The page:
Thousands shelter with Salvation Army in Brazzaville
Violence in Brazzaville, the capital city of the Republic of Congo, in the wake of a disputed election forced residents to flee their homes for emergency shelter. Nearly 10,000 displaced Congolese people sought safety in The Salvation Army’s compound in the central Moungali area of the city.
Congo Brazzaville Territorial Commander Commissioner Onal Castor described the scenes as “unbelievable” as he shelters with fellow officers, cadets and 4,000 members of the public in the corps hall, and adjacent Salvation Army-run guest house and conference hall. “The situation is terrible,” he said as heavy exchanges of gunfire between government forces and opposition militia groups was reported in the streets.
A second Salvation Army refuge for a further 1,200 people was opened in the Loua area west of the capital, away from the fighting in the southern suburbs of Nzoko and Makelekele. Emergency funds for food, water and sanitary supplies were made available from International Headquarters.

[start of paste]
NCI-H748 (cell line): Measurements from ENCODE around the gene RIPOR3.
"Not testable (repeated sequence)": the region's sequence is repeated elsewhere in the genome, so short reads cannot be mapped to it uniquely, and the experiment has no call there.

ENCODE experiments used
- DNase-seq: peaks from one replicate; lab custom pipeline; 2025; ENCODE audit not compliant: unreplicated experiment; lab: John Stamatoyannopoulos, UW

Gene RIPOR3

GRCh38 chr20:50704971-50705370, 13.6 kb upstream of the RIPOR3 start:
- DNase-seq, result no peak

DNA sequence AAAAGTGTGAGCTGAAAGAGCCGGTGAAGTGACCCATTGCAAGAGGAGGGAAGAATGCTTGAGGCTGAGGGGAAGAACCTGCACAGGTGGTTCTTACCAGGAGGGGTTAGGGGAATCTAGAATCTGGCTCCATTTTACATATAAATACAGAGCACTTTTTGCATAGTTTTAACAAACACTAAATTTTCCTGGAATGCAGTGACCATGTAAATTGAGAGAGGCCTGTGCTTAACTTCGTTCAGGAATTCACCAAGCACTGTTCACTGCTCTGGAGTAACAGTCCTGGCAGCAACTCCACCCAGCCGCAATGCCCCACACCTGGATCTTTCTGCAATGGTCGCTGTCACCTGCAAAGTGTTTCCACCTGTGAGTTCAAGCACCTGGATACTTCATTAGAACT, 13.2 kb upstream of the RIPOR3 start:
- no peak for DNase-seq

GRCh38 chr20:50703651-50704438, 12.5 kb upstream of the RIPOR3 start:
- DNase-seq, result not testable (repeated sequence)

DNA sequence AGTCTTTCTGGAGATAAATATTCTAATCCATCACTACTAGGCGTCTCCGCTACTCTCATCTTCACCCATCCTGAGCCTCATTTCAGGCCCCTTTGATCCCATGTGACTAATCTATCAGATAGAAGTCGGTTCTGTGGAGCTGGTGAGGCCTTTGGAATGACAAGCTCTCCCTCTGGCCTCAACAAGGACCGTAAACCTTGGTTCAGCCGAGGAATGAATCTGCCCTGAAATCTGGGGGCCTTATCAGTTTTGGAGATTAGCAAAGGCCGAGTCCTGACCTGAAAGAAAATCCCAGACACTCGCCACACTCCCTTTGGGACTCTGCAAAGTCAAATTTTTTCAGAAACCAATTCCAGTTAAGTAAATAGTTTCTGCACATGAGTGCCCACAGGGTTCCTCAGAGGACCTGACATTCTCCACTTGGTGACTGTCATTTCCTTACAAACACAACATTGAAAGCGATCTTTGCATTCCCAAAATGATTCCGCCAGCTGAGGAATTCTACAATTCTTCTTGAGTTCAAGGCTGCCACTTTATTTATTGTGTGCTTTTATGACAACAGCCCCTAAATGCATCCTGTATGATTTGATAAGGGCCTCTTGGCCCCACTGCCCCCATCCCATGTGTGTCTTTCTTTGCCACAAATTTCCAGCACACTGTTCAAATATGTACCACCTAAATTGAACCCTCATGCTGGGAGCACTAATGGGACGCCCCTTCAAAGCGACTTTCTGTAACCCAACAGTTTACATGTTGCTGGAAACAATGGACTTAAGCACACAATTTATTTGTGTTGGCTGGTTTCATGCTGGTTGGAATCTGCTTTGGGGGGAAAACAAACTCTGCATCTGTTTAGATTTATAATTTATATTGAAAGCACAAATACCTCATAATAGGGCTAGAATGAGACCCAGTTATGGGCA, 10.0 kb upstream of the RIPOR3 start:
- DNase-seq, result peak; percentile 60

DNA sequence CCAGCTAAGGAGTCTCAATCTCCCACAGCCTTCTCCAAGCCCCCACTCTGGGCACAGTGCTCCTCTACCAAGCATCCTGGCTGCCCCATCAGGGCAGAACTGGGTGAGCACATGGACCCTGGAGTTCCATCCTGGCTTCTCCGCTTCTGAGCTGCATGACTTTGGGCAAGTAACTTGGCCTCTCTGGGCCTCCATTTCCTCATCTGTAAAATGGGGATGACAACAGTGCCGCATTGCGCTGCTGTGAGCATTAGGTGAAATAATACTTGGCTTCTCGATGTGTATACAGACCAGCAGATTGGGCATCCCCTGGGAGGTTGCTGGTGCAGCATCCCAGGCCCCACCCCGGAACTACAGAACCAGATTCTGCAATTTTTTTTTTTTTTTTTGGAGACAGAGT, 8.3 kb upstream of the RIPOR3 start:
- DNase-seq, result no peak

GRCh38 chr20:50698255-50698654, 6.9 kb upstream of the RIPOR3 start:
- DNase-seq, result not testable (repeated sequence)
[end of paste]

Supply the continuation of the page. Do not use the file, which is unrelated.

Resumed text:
“We deplore such violence, and our hearts are broken when we see the suffering that it brings,” said General André Cox. “We are grateful that The Salvation Army has been seen as a safe haven, and call on Salvationists to pray for the Congolese people at this difficult time. We pray that the God of peace will be their comfort and refuge.”
Cox reflected on Jesus’ words recorded in John 14:27: “Peace I leave with you; my peace I give you. I do not give to you as the world gives. Do not let your hearts be troubled and do not be afraid.”
The Salvation Army has been at work in Brazzaville since 1937.